At a mini-symposium on the genetic approaches to finding novel therapeutic targets for cancer, moderator Peter Lichter of the German Cancer Research Center said there has been success getting drugs into the clinic using genetic approaches. No matter where researchers start or where they end up, they usually follow a common strategy, Lichter said — genome-wide sequencing to indentify and prioritize candidate genes, and then functional studies of those candidates both in vitro and in vivo, with the goal of developing preclinical models for drug testing.
Huriye Cin of the German Cancer Research Center presented her research into two novel BRAF fusion genes in pilocytic astrocytoma, the most common type of brain tumor in children. While many patients are treated with surgical resection, this is not possible in about 20 percent of cases, leading to a need for therapeutics, Cin said. She and her team identified duplications of 7q34 in a fusion of BRAF and KIAA1549, a mutation found in 70 percent of pilocytic astrocytoma cases. They also found a novel fusion between BRAF and FAM131B, resulting from a deletion of 7q34 that activated MAPK effectors and contributes to the development of the brain tumor. There are still undiscovered fusion genes in this cancer, Cin said, and all of them may make for potential therapeutic targets.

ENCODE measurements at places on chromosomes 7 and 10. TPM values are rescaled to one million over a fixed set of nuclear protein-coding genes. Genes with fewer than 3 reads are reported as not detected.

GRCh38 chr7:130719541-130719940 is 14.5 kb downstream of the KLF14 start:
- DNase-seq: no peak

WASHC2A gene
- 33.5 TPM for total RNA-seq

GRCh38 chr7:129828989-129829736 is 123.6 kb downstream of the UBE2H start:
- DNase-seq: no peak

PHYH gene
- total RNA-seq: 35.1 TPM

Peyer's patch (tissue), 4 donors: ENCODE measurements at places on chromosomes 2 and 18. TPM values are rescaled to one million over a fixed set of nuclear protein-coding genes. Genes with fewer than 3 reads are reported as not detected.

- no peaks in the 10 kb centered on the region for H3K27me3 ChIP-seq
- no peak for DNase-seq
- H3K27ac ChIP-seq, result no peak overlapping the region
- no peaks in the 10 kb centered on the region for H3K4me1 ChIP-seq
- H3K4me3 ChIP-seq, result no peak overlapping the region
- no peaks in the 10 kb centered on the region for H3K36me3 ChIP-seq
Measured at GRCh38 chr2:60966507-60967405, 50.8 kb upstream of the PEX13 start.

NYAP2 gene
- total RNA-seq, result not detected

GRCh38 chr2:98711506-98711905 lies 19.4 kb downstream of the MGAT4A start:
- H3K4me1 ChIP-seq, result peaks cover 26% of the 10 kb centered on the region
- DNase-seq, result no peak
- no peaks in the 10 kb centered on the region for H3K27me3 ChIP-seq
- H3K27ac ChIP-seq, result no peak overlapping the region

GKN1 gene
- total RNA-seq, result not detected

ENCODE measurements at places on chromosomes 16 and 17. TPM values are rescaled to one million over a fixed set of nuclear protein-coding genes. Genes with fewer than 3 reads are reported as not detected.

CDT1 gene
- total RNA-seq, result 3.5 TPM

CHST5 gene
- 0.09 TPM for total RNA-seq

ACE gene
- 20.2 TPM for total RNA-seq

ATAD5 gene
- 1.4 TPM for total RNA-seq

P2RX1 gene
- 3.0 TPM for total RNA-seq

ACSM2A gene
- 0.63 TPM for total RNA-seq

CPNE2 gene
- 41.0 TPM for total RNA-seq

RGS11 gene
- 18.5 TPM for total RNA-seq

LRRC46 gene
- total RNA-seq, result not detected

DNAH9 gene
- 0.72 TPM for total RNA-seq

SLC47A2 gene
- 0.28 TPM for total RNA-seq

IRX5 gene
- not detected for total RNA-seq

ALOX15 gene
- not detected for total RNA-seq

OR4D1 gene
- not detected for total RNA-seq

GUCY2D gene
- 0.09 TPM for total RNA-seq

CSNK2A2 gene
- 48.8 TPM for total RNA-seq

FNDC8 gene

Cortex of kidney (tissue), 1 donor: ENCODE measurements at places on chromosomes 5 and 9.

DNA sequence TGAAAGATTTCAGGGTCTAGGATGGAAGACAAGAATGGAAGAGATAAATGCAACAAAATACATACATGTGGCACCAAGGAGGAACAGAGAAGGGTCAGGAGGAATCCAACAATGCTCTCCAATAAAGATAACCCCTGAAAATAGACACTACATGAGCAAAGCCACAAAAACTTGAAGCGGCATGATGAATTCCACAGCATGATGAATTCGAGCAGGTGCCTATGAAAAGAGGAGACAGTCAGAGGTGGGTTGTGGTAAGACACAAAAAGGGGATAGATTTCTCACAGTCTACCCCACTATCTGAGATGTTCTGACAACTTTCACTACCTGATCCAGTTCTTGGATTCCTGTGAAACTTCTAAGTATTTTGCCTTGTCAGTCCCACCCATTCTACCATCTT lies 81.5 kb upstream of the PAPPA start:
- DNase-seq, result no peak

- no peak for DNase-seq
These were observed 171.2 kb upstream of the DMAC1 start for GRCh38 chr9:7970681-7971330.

Yusuke Sato of the University of Tokyo presented his work on discovering copy number changes in renal cell carcinoma, with the goal of identifying prognostic parameters for the disease as well as discovering novel molecular targets. Sato and his team tested 216 patients with various stages of renal cell carcinoma using SNP array-based karyotyping, and found that 96 percent of the patients had at least one genetic lesion, allowing the researchers to classify the patients into several subgroups. Those with hyperploidy, Sato said, were quickly found to have advanced or metastatic disease, suggesting that hyperploidy could serve as a biomarker for poor prognosis. At least 70 percent of the cases, he added, had mutations in genes that regulate chromatin modification, indicating that it may play a role in development or progression of the disease, especially in advanced disease.
Virginia Commonwealth University's Santanu Dasgupta presented his group's work on mitochondrial mutations in lung cancer patients, particularly patients who never smoked. At least 15 percent of lung cancer patients fall into the never-smoker category, and researchers have long wondered why it is that they develop lung cancer. Dasgupta and his team sequenced the mitochondrial genome of 30 smokers and 30 never-smokers with lung cancer, and saw that 63.3 percent of the never-smokers showed mutations in their mtDNA, compared to only 26.6 percent of smokers who did. Dasgupta added that more research is needed in larger patient populations, but that these findings may yield targets for therapy.